Phenology

Tuesday Mornings

Phenology is the rhythmic biological nature of events as they relate to climate.  John Latimer shares his phenology notes on what he has been observing this week.

Ways to Connect

Dallas Clell Hudson via Season Watch Facebook Group

This week in the Phenology Report,  resident phenologist  John Latimer takes listeners on a bit of an adventure.    In just a few minutes,   we hear him imitate the call of a saw-whet owl,   learn why it's troubling to see a bat at this time of year, listen to the cardinal's song,  find out about porcupines in trees and coyotes' howls, and discover the subtle clues eagles and ravens have for us in terms of our season change.

Dallas Clell Hudson via KAXE-KBXE Season Watch FB Page

  

John Latimer's Phenology Show  is one way Northern Community Radio connects listeners with the northwoods in which we live.  It's one way we connect listeners to each other, as well.  Every Tuesday we hear from classrooms and regular folks reporting the subtle changes they notice in nature.  

Phenology Report

Feb 15, 2017
Bill Marshall via KAXE-KBXE Season Watch FB Page

Owls, cardinals and snow scorpion flies, oh my!  Phenology is the rhythmic biological events of nature as they relate to climate.  Our resident phenologist John Latimer looks back at his phenology notes and compares them to what he's been seeing in the past week in this segment of the Phenology Show.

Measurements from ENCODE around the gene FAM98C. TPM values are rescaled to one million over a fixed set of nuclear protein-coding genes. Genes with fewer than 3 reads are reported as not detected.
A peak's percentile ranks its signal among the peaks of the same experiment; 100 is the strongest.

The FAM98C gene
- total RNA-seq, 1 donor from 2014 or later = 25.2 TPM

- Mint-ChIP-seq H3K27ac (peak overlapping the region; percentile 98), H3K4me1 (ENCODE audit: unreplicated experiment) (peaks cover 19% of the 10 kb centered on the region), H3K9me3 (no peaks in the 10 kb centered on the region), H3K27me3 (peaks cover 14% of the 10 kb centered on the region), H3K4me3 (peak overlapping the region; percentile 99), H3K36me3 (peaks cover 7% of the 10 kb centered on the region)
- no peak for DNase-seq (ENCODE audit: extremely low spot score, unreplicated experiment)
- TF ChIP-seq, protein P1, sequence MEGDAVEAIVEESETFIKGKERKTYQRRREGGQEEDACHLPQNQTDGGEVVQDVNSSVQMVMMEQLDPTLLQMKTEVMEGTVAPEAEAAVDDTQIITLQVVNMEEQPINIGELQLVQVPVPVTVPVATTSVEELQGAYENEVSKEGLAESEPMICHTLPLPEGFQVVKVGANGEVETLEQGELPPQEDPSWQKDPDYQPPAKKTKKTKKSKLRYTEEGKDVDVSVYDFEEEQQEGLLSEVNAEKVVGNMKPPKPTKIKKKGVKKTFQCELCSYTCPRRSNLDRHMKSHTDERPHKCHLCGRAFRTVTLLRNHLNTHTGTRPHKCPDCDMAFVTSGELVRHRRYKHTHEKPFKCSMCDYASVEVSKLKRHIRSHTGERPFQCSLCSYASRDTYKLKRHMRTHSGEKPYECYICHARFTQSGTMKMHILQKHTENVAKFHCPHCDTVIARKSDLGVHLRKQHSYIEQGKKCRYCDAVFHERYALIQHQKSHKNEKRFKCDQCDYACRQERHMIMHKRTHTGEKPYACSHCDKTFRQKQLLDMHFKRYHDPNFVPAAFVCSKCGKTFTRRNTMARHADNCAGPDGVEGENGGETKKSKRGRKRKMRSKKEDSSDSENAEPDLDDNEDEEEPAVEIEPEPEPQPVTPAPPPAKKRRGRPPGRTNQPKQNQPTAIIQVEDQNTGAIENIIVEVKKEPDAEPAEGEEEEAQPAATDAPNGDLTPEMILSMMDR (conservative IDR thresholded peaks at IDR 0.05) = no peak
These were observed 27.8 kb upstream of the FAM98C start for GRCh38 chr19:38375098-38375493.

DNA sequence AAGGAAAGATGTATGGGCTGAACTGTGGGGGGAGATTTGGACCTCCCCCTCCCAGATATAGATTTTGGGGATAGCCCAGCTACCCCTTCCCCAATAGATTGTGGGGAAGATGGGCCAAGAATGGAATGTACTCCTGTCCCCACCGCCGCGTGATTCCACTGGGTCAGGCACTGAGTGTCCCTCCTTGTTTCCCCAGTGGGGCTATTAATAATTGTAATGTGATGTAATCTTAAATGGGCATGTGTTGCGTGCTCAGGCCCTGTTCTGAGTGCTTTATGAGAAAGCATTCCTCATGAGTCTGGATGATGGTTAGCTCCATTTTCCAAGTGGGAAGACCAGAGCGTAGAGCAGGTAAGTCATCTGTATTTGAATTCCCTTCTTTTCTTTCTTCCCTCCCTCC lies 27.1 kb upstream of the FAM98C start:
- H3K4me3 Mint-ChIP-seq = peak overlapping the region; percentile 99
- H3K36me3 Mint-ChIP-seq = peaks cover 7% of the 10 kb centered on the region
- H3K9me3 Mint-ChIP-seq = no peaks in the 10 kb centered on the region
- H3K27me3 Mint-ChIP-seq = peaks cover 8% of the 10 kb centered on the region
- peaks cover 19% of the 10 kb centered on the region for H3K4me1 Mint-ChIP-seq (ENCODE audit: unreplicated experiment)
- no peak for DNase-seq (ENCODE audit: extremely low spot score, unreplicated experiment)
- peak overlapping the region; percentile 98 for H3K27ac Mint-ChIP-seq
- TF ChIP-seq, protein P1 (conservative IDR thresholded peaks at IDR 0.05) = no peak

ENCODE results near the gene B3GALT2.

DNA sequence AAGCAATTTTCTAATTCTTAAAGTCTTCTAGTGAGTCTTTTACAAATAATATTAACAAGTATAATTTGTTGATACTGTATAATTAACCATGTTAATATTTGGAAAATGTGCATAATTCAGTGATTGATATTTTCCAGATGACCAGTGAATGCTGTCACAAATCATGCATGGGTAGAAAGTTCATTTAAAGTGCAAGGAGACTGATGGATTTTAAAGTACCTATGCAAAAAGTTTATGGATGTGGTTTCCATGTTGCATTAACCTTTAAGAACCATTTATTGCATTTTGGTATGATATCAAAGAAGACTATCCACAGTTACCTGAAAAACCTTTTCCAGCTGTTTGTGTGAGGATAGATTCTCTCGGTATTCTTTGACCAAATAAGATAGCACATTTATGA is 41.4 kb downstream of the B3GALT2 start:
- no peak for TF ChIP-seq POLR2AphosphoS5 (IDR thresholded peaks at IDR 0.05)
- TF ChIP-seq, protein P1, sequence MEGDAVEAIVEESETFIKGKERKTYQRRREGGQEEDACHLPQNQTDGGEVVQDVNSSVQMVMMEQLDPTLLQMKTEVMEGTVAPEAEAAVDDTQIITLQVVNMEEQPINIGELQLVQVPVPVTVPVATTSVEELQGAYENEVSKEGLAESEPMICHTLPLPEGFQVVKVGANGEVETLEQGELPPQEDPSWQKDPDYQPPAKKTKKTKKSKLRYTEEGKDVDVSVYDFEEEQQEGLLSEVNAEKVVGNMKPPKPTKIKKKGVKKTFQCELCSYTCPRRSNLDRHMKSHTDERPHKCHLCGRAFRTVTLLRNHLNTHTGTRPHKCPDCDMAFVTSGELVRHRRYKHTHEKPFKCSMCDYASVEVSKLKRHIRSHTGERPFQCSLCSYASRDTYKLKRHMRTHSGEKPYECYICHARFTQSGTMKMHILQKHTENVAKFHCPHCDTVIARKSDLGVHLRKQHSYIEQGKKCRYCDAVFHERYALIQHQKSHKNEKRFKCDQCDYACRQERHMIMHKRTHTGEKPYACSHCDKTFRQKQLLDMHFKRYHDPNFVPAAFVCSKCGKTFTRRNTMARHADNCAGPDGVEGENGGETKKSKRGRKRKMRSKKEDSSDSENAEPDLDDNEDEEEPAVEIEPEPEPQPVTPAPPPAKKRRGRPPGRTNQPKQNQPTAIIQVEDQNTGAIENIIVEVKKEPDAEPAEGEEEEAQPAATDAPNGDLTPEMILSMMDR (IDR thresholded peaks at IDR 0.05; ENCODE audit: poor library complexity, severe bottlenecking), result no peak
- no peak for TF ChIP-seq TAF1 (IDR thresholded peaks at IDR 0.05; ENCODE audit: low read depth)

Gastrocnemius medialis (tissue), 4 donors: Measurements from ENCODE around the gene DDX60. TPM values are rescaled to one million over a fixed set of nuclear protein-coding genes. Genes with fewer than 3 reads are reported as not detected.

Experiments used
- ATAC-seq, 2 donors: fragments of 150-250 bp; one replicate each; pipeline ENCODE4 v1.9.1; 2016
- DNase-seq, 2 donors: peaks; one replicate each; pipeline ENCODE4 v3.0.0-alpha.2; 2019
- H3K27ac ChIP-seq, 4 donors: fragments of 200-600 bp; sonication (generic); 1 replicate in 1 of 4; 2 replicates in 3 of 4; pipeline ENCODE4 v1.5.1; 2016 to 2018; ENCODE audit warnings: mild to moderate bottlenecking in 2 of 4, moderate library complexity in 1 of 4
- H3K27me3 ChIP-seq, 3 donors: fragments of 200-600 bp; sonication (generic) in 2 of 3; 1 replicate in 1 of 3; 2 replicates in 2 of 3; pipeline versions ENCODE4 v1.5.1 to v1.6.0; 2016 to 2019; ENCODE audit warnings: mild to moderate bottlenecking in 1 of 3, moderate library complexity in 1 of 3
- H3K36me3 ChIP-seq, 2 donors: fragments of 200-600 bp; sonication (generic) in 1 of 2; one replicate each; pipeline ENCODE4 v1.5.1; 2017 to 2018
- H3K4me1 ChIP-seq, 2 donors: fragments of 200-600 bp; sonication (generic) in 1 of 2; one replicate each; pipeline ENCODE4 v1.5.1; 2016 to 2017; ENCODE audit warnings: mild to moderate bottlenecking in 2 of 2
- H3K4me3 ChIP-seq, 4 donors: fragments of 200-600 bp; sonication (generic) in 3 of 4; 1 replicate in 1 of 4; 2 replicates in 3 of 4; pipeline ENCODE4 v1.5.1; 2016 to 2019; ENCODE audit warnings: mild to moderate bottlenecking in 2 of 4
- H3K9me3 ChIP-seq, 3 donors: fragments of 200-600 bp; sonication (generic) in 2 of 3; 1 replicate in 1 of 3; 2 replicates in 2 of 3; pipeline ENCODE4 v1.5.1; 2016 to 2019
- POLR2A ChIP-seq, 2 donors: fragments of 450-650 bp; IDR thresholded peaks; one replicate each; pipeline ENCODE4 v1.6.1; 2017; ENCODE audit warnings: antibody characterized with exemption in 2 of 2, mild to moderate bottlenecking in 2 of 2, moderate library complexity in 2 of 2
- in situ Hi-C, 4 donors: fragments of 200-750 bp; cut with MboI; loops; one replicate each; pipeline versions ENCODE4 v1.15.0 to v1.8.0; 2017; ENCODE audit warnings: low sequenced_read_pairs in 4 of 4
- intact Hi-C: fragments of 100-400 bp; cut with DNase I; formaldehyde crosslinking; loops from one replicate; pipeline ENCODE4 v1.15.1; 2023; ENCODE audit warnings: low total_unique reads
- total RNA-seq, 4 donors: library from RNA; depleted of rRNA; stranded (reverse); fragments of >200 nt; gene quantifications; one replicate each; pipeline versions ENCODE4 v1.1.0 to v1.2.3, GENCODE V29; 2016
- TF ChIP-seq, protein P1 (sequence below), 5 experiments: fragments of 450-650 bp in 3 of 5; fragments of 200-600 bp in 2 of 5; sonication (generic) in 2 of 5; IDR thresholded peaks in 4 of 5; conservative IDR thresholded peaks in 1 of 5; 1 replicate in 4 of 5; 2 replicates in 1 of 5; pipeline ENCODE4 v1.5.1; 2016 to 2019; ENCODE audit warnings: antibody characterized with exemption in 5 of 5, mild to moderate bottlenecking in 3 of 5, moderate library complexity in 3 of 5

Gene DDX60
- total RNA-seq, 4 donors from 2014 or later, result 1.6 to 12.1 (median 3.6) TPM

Angela Nistler via KAXE-KBXE Season Watch Group on FB

Phenology Talkbacks happen every Tuesday at Northern Community Radio.  It's the time in our week when we compile and share the comments, questions and observations about nature that listeners send our way.   This week we heard from several astute youngsters around the listening area.  We're impressed with these kids' observation skills!  What have you noticed out in nature these days?  We would love to hear about it!

Sue Keeler via KAXE-KBXE Season Watch Facebook page

John Latimer gives a full, weekly phenology report every Tuesday.  Looking  back in his 30+ years of phenology journals, John compares old observations with what’s happening in the natural world today and connects that information with personal experiences of his own and others in the region. 

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